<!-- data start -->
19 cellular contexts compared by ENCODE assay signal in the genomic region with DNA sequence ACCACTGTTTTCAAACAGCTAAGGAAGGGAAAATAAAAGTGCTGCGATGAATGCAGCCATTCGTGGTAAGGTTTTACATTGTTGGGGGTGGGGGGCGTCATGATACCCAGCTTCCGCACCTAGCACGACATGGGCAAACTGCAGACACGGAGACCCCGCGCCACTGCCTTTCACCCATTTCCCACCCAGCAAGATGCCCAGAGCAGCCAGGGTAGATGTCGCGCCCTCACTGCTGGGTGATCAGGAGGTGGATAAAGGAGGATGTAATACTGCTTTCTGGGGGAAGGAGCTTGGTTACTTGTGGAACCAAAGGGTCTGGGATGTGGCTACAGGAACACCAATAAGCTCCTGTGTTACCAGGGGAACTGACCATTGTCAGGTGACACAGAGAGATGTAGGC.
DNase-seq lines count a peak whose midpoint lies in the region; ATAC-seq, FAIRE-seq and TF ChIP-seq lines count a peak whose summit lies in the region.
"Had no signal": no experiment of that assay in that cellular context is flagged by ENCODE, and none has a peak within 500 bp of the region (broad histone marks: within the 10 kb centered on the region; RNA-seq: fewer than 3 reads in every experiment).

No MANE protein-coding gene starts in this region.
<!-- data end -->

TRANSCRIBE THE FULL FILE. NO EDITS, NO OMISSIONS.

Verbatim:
19 cellular contexts compared by ENCODE assay signal in the genomic region with DNA sequence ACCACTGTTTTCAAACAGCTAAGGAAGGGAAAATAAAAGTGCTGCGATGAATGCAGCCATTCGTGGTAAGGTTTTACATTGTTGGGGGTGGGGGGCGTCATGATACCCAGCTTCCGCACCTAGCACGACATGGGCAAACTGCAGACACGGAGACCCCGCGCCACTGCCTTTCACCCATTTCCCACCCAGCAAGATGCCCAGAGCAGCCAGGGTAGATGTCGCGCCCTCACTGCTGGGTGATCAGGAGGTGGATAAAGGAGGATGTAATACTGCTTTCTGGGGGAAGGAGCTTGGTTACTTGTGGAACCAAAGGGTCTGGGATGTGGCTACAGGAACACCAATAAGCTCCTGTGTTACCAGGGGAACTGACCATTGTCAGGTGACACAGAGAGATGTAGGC.
DNase-seq lines count a peak whose midpoint lies in the region; ATAC-seq, FAIRE-seq and TF ChIP-seq lines count a peak whose summit lies in the region.
"Had no signal": no experiment of that assay in that cellular context is flagged by ENCODE, and none has a peak within 500 bp of the region (broad histone marks: within the 10 kb centered on the region; RNA-seq: fewer than 3 reads in every experiment).

No MANE protein-coding gene starts in this region.